Mothers trigger me.
I became my mother’s caretaker when I was small. At seven, I was consoling her as a parent would console a child — brushing her hair, massaging her feet. As the younger child, I was always the first to approach her after an episode, her hair wild around her head, our unmistakeable Medusa, and sit by her to calm her down. I feared for my life in those moments, but I knew she craved love, as I did, and I was willing to put my life on the line for her.
I remember watching White Oleander, at age 13, dumbstruck. The way Michelle Pfeiffer's character destroyed her child's life resonated with me. I had always felt disposable to my mother, and seeing the same dynamic on screen, with her shrill hysteria and unfulfilled promises, I felt understood. I knew I wasn’t alone. Films became a sort of stand-in for therapy — books, too. I started to rely on them for perspective, for the jolt of recognition. I needed their clarity to escape my circumstances, but also put words to what I was feeling.
As her caretaker, I was always porous to my mother's needs. I developed a resilience that was years beyond me. Unlike my sister, who could (and would) hold a grudge after my mother’s lashing out, I rarely let the dramatics of our household influence the way I felt about myself. Until I hit my teens.
I started acting out, in small ways. I became more defiant about my personality, my taste, to prove to her that she couldn’t control me. At 19, I left. Having lived almost my entire life in Australia, I told my parents I’d gotten a scholarship to school in New York, and afterwards, I’d be back — only, I’d never wanted to go to school, and I wasn’t planning on coming back.
It’s been nine years since I left her, but the role of a caretaker is lifelong with a mentally ill parent.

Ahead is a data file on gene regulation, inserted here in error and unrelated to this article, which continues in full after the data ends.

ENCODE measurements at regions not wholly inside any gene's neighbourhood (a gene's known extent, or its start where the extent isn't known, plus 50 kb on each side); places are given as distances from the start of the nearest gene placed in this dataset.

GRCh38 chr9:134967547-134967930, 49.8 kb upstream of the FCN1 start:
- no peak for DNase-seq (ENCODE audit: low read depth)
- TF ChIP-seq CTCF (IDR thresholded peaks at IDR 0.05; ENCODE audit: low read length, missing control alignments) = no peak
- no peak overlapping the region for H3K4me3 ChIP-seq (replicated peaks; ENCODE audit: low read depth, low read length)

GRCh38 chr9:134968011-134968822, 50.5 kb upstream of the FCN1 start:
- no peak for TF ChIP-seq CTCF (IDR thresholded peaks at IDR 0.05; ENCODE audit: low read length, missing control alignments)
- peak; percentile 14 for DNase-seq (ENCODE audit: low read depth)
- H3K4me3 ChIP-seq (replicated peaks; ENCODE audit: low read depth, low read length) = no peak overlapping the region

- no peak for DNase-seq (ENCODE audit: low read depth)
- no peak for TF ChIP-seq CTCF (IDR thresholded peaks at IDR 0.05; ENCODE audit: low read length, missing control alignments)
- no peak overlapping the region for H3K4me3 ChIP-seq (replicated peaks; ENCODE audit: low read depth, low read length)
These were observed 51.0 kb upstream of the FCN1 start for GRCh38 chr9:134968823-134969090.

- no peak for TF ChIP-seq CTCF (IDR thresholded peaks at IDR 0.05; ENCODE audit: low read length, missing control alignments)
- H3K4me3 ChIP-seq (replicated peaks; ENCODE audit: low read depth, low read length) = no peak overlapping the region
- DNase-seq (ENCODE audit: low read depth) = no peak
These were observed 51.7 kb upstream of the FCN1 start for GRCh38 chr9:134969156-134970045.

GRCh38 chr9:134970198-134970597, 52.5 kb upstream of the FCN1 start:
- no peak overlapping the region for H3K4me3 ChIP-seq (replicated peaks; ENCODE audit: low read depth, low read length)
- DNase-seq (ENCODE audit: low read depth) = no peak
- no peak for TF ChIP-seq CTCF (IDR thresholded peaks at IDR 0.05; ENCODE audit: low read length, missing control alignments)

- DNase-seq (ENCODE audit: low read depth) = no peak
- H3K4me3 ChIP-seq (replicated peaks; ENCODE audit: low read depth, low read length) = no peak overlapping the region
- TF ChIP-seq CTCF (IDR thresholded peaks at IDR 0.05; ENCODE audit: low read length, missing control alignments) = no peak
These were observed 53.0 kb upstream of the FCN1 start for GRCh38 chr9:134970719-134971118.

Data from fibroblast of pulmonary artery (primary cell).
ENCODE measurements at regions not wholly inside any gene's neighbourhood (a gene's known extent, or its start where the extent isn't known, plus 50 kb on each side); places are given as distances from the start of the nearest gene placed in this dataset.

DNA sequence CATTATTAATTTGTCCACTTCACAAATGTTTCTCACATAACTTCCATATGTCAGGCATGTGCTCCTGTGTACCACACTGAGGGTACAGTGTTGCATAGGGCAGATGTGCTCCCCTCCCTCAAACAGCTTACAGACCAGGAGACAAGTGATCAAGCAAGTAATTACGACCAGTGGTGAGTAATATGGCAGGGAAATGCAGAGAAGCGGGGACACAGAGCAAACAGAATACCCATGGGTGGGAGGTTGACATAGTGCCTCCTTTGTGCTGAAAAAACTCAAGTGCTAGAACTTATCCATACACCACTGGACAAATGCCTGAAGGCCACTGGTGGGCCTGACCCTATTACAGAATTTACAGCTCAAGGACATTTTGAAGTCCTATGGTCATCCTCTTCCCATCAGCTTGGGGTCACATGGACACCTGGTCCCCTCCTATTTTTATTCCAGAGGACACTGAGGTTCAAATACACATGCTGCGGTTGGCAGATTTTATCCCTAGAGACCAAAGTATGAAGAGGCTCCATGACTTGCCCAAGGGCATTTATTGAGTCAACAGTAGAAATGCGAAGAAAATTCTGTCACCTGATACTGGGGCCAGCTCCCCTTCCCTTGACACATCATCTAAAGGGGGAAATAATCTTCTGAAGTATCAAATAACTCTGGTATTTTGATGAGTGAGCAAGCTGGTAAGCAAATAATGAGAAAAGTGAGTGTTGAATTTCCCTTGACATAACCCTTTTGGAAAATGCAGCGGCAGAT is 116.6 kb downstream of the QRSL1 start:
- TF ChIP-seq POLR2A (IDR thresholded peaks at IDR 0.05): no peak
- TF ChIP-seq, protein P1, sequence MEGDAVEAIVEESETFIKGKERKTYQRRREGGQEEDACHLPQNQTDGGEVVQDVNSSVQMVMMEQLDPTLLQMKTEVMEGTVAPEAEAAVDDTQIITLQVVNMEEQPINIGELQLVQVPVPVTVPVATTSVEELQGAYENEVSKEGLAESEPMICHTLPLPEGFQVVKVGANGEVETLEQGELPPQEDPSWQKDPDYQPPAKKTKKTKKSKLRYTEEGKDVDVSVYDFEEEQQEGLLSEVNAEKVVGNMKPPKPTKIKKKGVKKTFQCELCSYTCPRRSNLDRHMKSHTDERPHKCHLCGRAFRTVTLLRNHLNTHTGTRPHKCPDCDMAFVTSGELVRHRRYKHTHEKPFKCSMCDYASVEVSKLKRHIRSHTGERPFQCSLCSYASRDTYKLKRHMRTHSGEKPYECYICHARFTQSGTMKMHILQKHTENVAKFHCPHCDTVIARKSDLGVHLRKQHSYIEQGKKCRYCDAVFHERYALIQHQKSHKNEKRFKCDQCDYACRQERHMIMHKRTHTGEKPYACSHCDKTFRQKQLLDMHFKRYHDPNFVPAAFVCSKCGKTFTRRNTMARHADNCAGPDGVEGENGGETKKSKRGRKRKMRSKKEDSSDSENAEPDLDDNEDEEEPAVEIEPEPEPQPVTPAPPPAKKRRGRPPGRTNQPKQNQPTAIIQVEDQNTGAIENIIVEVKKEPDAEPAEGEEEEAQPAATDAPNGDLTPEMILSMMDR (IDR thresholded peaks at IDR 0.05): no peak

In leaving, I wanted to show her that my mental health was equally important as hers. That I’d never had a mother who asked how I was, who checked in, who asked why I was sad. When I’d cry, she’d say I was showing off. When I was diagnosed with depression at 10, she scoffed. “What do you have to worry about?” she said. “I give you everything.” I never had the articulation when I was younger to say: I deserve more.
It’s been nine years since I left her, but the role of a caretaker is lifelong with a mentally ill parent, even across the world. I give her myself in ways that I still can. At the same time, I had to be accountable to my own needs. Talking to her on the phone for an hour could affect my whole week. Her guilting, paranoia, and negativity had no bounds. So, little by little, I had to figure out a way to protect myself, to create boundaries.
Earlier this spring, my mother had a very bad episode. I was given the task to talk her into taking her medication again, or else she would have to be committed to a psychiatric hospital. I had to do this, over the phone — me in New York, her in Sydney. I had a panic attack when I found out. Eventually, I called her. She said to me: I never want to talk to you ever again. Get out of my life. I’m going to be selfish now, too.
In retreating into literature, into film, I can create a world around me that is my own — unshaken by mother.
My father, sister, and I have become the sole custodians of her mental health. She doesn’t trust her therapists. She doesn’t think she needs medication. She relies solely on us. And we’re so exhausted, we don’t even know how to console each other. So we stay silent about it, as caretakers do. I keep it to myself most often to not subject my friends, my partner, to these diatribes. All because I never figured out how to ask for help when it comes to my mother.
Watching movies like White Oleander, like Sylvia — Gwyneth Paltrow rendering Plath the poet, the genius, the artist — is a kind of silent remedy, a private experience that’s shared among every other daughter who recognizes, with a heady, pukey warmth, the shades of their own mother in Plath's abandoning her children. In watching these and other films, I find solace in the devastating realization of not being alone. But in retreating into literature, into film, I can create a world around me that is my own — unshaken by mother — and in so doing, find some kind of almost-resolution. But real, concrete boundaries have allowed the overwhelming loneliness of caretaking to feel less all-encompassing. To learn how to protect your time, your space, your heart — from anybody, even your mother — is a lesson on how to love yourself, first.
Bustle’s ‘Family Thread’ series looks at the many ways our family relationships and our mental health are connected — and how that shapes us.